Europe is placing insurmountable barriers in front of Africans trying to get visas to visit. This policy is denying people opportunities and doing Europe more harm than good writes Marta Foresti and Otho Mantegazza.
The 2023 Architecture Biennale opened in Venice in May. The 18th edition of one of the most significant international cultural events is curated by Scottish-Ghanaian architect Lesley Lokko and titled Laboratory of the Future. The Biennale’s website quotes Lokko saying: “For the first time ever, the spotlight has fallen on Africa and the African Diaspora, that fluid and enmeshed culture of people of African descent that now straddles the globe”
Despite working on one of the most prestigious exhibitions in the world, some of Lokko’s collaborators were denied visas to travel to Venice. Ironically, paradoxically, and tragically because they are African. Specifically, African ‘young men’. The paperwork from the Italian Embassy in Accra states that there were reasonable doubts on their ‘intention to leave the territory, or state, before the expiry of [their] visa’. In other words, they cannot be trusted to come on a work trip in case they tried to stay in Europe illegally.
This is just one story. There are numerous examples of people who have struggled to get a visa for a work meeting, artists who cannot make it to festivals, journalists who cannot report from certain countries, colleagues who are banned from some countries because of existing visas on their passports, or people who marry a ‘third country national’ and cannot live or go on holiday together.
Visas regimes are not equal or reciprocal. An Italian national can obtain a visa to Sierra Leone on arrival for £30. A Sierra Leonean wishing to travel to Italy for a business meeting must undertake two separate trips to the Italian Consulate in Abidjan, Cote d’Ivoire, over several weeks at eye-watering costs.
Going places for short visits, temporary work, or study is often vital for business and personal development. Visa regimes are vital components of trade agreements and critical in some key sectors of modern economies, from culture and the arts and tourism to tertiary education and research. Yet it is becoming harder for Africans to get visas. Wait times to obtain a short-term visa to the US have exploded. The research project Visa Limbo estimates that the average wait for a visitor just to get an interview appointment for a visa is 111 days. That jumps to 458 days in Nigeria, 425 in Uganda and 370 in Benin.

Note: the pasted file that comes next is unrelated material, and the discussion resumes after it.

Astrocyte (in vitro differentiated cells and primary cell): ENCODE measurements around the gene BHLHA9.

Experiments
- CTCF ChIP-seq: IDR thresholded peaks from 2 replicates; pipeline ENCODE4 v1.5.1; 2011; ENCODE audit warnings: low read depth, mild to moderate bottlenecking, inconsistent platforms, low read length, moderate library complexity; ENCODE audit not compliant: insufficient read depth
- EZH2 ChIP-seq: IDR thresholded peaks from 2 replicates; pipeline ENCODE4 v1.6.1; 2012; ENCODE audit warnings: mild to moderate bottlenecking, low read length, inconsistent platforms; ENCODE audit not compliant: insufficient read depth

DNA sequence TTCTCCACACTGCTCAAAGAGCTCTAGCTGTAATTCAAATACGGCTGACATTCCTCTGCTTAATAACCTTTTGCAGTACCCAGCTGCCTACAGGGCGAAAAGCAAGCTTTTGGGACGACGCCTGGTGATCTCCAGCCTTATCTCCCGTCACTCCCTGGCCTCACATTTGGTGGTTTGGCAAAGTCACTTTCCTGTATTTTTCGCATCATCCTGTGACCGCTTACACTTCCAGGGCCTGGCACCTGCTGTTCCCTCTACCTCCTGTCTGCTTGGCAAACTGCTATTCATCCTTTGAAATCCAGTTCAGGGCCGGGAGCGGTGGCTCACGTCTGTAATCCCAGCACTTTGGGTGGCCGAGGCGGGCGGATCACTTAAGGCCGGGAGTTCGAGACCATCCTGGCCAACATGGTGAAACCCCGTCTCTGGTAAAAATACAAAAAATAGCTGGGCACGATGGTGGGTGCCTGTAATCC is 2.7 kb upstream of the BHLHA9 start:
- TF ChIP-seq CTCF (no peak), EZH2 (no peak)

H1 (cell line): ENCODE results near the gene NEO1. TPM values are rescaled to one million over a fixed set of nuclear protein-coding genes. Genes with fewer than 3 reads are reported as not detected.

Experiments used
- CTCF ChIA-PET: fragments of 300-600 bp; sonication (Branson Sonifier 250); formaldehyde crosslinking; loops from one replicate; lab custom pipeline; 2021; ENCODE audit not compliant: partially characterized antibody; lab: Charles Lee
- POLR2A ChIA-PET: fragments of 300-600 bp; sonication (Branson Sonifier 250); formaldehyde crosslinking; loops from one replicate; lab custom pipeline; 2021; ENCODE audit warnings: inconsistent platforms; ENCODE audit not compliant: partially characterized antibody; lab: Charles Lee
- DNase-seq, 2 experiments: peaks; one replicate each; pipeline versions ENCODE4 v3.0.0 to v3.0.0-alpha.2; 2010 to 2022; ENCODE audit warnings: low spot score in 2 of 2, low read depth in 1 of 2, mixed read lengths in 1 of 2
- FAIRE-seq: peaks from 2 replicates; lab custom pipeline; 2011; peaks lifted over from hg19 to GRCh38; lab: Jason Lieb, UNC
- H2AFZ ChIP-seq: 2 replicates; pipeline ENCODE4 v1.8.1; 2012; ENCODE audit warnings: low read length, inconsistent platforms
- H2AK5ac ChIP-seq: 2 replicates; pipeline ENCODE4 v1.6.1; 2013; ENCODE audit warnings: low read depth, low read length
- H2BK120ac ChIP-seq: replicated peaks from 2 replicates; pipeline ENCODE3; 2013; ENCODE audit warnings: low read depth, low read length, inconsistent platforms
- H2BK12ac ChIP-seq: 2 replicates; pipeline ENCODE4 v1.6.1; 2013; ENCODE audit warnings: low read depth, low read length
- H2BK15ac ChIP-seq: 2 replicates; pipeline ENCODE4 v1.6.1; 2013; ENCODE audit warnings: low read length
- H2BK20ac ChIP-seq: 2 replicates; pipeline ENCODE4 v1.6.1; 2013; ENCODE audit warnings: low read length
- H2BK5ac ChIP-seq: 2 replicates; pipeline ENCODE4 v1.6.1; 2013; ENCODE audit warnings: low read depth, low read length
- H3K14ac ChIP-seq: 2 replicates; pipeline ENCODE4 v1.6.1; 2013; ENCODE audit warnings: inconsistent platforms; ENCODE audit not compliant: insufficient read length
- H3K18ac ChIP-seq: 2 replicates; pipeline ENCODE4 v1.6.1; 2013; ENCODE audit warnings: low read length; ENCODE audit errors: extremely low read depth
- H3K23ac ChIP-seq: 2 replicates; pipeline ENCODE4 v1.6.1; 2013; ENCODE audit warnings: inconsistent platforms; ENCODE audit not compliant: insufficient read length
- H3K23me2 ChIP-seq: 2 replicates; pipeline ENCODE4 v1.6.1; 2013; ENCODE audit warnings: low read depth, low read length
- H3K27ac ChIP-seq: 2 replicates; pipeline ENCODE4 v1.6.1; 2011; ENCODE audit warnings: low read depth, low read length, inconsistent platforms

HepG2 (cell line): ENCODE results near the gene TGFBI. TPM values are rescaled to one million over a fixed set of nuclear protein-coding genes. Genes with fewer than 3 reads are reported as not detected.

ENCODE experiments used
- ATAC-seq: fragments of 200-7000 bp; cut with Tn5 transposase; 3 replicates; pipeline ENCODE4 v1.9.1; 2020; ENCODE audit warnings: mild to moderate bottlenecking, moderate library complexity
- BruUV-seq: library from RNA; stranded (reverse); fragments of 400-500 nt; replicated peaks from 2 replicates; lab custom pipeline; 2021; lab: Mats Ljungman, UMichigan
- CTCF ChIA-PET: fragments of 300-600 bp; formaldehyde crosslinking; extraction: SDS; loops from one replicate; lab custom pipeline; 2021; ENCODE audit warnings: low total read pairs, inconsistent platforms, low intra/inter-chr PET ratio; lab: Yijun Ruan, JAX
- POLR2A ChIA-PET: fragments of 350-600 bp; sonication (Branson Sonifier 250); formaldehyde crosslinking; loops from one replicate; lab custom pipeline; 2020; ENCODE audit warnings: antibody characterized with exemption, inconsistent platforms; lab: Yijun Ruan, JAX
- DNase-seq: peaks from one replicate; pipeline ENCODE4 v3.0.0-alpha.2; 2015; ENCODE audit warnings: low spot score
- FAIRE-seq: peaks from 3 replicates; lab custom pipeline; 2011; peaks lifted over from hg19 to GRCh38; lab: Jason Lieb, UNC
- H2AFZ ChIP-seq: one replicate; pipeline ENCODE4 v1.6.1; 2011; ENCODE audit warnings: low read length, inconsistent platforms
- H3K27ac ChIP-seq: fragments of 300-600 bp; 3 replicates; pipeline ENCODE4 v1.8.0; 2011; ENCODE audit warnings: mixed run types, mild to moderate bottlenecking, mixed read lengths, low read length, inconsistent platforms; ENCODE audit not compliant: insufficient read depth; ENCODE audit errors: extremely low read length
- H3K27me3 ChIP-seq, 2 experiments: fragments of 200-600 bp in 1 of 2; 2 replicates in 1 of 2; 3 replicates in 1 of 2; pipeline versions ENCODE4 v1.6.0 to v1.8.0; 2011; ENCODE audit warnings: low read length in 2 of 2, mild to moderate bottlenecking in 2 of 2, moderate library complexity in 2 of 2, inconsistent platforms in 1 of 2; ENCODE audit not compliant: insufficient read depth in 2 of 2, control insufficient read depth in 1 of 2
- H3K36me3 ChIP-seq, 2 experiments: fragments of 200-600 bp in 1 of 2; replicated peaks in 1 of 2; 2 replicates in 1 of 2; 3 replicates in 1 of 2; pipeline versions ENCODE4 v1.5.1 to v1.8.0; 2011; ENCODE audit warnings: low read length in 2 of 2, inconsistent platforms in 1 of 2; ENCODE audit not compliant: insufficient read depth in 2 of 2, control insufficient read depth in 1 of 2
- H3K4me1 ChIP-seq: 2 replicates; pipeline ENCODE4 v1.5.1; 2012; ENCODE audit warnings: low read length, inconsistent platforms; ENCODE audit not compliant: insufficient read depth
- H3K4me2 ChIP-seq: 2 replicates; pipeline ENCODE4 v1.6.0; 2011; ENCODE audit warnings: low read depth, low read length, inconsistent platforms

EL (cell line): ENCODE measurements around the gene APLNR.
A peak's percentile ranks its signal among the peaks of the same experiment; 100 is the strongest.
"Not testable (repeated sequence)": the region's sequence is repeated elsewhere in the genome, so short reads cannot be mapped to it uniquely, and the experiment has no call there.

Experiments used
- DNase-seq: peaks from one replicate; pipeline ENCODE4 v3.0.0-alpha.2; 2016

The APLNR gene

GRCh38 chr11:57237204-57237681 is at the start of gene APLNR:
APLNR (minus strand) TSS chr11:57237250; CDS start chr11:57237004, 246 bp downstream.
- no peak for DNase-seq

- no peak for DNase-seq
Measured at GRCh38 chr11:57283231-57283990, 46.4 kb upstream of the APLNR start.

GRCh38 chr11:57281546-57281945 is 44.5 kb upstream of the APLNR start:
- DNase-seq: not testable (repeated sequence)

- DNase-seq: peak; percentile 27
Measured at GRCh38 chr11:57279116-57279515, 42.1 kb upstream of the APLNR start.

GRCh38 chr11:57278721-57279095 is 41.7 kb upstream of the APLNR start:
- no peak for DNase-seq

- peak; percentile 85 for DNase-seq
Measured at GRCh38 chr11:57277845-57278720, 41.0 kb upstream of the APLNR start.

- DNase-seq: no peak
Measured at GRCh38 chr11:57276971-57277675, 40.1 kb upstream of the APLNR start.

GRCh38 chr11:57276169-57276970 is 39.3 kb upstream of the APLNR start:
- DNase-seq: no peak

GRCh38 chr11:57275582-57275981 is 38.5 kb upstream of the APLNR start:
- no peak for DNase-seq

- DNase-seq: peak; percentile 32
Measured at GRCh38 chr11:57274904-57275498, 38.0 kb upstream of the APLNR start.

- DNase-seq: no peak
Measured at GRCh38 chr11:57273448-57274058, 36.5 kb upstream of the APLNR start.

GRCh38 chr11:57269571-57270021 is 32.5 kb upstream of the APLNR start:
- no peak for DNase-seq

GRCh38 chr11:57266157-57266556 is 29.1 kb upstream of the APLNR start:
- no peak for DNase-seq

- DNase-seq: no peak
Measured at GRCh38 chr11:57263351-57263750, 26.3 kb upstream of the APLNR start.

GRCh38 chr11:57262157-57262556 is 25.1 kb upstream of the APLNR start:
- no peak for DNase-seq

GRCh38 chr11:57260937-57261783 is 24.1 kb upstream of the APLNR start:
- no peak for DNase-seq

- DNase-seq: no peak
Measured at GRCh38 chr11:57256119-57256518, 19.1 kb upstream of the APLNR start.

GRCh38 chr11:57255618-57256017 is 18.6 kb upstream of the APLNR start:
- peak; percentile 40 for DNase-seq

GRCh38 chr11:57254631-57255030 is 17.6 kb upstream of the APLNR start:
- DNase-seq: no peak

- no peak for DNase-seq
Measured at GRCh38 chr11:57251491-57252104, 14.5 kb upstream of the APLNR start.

Getting to Europe
Things are not much better in Europe. Schengen countries, that make up the EU’s ‘passport-free zone’, have agreed on a common short-stay visa regime. This allows third-country nationals to travel to any member of the Schengen Area for up to 90 days for tourism or business purposes. This provides a common standard to the application process as well as precious data to better understand what happens to visa applications.
Initial analysis suggests that the success rate of a Schengen visa application depends on the GDP per capita of the country where the application is lodged. The poorer the country, the higher the rejection rate.
The Schengen visa rejection rate is especially high for African countries. While this may not come as a surprise in the context of ongoing tensions between Africa and Europe on migration matters, it points to a fundamental failure of a system designed to be reciprocal and to facilitate, not hinder short-term and temporary visits.
European countries want African counterparts to ‘take back’ their ‘illegal migrants’ that have entered Europe. Yet the return rates are low. Senegal for example only accepted 9 per cent of returns orders between 2015 and 2019. Unsurprising given that, more than 40 per cent of Schengen visa applications lodged in Senegal are rejected. It takes two to tango, as they say. If we are committed to better and more equal relations between Africa and Europe, visa regimes need fixing.
Europe is rapidly ageing, and its labour gaps are widening in critical sectors of the economy, not least in the health and care sectors. Governments are working hard to address this problem but are focused on doing so ‘domestically’. This has resulted in policies such as the return to nativism in Italy and the highly problematic Illegal Immigration Bill in the UK. Europe cannot afford this ‘hardcore’ visa game with African countries; it is not in its long-term interest. When it comes to labour, trade, and skills Europe needs Africa more than Africa needs Europe. With aid increasingly less relevant to many African economies, Europe has only a few comparative advantages to what China and increasingly Russia have to offer. But it could put on the table greater access to business visas.
This prominence of international migration on the political agenda in Europe has created an environment that makes it much harder for people to visit for work or leisure, at the cost of collective opportunities.
Visa friendly zones
There is relatively little research and evidence on the true financial and opportunity costs of visas and the functioning of different visa regimes around the world.
They are, however, a political choice. Visa-free zones exist and function well, as Schengen demonstrates. Plans are in place to facilitate visa-free travel across Africa and the Africa Development Bank estimates that two-thirds of African countries have adopted more liberal visa policies since 2016. Other regional agreements are in place in Latin America and beyond.
By the time of the next Venice Architecture Biennale in 2025, it should be possible that all those involved will be able to visit, no matter where they are from.